Virtual Product Development

In virtual product development, machine learning is increasingly used to support the development engineer in the research and development process.

Virtual Product Development

Today the development and improvement of new ­industrial products is based on complex simulation data from very detailed 3D models of a product. Such models are solved numerically using ­high-performance compute clusters, e.g. to simulate ­physical ­processes such as structural ­deformation, ­vibrations, or heat ­exchange. Product design requires the ­calculation of ­thousands of variations of a model, which might differ in their geometrical configuration, material ­parameters, load cases, etc. Engineering know-how is continuously ­demanded for ­investigating those changes to satisfy the ­functional ­constraints of the product as well as to fulfill safety ­regulations. This all congregates into a time-consuming ­design process which involves analysis and evaluation of the effects of those changes, which are based on engineering judgment of complex, time-dependent 3D simulations.

Industrial Product Development
© Fraunhofer SCAI

Evaluation of large simulations is a bottleneck

Typically, a very detailed mesh with millions of nodes and ­elements evaluated at ­several hundred timesteps is a ­common representation of one ­simulation. Post-­processing tools that visualize the model behavior or ­evaluate meta-data for a single simulation are used in such ­evaluations. The timely development of new products as well as a lack of adequate post-processing tools for the concurrent evaluation of many simulations stands in contrast to desired ­shorter ­development phases. This creates a serious bottleneck in the product ­development. The need to find ways of speeding up the ­analysis capabilities for the ­industry is ­essential.

 

Reducing complexity

To address this challenge, Fraunhofer SCAI has developed new mathematical methods for the efficient analysis of thousands of complex simulations. Complexity is reduced by calculating equivalent compact representations of each simulation. To obtain such a representation, a geometric decomposition for simulations is used. In fact, this means that a few coefficients represent large variations of a detailed ­simulation. A time-dependent low dimensional structure is obtained, that can be used also for other tasks like optimization or for the ­comparison of simulations with experiments.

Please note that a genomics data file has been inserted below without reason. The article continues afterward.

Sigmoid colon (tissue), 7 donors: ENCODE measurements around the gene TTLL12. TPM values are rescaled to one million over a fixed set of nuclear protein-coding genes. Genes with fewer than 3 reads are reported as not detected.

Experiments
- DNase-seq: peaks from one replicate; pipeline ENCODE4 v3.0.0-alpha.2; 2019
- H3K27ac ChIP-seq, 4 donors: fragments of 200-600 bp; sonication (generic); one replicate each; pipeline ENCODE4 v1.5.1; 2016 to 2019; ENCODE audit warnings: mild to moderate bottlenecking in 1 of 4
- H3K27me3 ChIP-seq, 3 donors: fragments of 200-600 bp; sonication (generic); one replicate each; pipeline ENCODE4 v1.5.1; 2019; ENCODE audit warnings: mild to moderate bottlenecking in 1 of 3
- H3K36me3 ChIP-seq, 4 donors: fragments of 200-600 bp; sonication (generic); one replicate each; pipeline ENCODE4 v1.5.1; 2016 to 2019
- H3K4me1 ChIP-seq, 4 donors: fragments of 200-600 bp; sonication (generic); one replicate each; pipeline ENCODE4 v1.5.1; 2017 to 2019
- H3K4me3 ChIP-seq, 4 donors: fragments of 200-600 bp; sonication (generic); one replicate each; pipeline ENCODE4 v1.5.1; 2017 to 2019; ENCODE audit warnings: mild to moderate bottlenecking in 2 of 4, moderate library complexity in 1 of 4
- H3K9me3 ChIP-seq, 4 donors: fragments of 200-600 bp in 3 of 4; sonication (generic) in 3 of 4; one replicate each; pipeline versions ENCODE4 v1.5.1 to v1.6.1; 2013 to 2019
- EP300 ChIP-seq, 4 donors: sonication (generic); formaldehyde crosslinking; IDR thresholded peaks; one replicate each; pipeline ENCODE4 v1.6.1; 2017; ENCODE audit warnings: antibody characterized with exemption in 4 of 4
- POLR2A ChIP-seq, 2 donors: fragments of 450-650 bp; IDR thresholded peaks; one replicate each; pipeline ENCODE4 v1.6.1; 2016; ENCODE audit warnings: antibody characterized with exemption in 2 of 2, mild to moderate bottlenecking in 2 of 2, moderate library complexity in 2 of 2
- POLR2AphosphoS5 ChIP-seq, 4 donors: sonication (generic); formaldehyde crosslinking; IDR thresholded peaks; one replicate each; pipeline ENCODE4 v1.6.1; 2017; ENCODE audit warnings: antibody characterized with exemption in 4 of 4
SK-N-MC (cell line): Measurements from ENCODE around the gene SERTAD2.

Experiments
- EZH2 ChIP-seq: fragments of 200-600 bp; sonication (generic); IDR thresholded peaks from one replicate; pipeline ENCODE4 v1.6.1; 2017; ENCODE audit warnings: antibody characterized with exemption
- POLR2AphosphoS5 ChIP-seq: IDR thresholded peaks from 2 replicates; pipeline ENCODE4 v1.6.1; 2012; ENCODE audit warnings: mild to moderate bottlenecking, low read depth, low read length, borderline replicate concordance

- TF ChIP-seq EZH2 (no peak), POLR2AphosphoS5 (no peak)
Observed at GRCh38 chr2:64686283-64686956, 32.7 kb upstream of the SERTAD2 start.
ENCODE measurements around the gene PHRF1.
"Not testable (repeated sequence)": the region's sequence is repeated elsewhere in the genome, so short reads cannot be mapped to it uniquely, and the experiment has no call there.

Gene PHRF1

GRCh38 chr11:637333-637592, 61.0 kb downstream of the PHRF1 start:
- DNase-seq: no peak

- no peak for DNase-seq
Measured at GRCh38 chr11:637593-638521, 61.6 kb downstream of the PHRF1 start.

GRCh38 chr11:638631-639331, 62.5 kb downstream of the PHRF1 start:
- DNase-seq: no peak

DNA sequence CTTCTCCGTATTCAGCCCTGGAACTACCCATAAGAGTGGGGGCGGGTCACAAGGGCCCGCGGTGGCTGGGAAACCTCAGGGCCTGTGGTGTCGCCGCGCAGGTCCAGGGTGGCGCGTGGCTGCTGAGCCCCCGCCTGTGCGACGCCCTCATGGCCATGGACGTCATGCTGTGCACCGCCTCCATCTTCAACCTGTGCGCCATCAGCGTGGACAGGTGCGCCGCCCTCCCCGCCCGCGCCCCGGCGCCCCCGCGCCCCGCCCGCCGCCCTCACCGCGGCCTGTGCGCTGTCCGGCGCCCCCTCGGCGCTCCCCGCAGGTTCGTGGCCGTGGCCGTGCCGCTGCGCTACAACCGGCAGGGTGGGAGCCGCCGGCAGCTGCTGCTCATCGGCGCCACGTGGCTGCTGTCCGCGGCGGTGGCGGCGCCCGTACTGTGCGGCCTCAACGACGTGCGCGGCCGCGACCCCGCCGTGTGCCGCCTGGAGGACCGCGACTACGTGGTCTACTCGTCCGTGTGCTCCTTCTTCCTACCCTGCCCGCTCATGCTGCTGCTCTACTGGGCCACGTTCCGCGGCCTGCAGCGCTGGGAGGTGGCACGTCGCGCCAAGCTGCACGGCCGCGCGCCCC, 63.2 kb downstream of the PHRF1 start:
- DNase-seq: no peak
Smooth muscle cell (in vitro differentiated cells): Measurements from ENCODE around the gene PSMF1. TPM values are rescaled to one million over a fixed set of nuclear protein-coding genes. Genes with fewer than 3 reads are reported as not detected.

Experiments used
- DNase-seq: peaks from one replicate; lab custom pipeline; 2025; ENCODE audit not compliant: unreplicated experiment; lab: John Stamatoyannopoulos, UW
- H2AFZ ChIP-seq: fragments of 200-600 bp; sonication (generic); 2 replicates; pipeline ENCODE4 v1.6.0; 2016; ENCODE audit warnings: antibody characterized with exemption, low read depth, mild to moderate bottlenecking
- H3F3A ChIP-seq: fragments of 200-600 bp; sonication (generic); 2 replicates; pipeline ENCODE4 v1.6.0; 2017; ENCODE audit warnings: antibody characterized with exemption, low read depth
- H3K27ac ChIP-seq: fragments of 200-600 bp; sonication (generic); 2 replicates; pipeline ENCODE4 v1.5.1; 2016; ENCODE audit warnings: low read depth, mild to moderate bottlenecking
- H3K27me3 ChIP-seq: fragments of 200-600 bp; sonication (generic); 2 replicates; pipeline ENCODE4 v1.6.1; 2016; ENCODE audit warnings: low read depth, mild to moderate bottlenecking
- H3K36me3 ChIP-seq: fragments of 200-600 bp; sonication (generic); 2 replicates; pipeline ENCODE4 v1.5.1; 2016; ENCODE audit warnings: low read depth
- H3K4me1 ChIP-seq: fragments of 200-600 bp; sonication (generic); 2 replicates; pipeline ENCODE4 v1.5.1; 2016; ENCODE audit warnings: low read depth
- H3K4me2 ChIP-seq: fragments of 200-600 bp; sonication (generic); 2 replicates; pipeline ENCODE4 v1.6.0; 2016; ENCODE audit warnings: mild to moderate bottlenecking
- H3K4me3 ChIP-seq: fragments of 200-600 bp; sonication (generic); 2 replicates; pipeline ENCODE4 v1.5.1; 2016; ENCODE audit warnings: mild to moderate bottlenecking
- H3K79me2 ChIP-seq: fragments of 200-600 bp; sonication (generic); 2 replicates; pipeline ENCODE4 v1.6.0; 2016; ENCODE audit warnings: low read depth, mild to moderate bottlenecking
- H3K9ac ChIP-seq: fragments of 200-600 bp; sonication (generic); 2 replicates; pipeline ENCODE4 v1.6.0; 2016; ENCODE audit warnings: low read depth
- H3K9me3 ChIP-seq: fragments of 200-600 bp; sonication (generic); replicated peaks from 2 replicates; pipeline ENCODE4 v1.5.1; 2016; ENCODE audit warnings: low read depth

As a consequence, the interactive analysis and evaluation of thousands of simulations can be carried out within minutes. With the new method, a convenient ­parametrization of all product simulations is learned. This facilitates

  • clustering simulations according to similarity,
  • identification of time-dependent bifurcations,
  • interpolation of new simulations, and
  • the separation of physical effects.

 

Applications

The described methodology has enabled the evaluation of simulation variants in the automotive industry where huge repositories of CAE (Computer Aided Engineering) models and simulation are common. Several industrial examples demonstrate its ­applicability for speeding up the design of new products. ­Application examples grow continuously as engineers realize the potential of the method.

An example is the identification of deformation modes by crash under the influence of the variation of many parameters like part thickness or material properties. With the geometric decomposition approach, complex deformations in car crash simulations are represented by few quantities that can be searched for or compared in large repositories, a task which is very difficult to accomplish using the original mesh ­representation. With our approach, the identification of stable deformation modes can be achieved much more easily.

In the project VAVID, funded by the German Federal Ministry of Education and Research, simulation results and the sensor data received from machines and installations are reduced to their core by using comparative analysis and data compression. Data comes from automotive and wind energy companies.

 

Crash Simulations in the Automotive Industry

 

VAVID

Comparative analysis of engineering relevant measurement and simulation data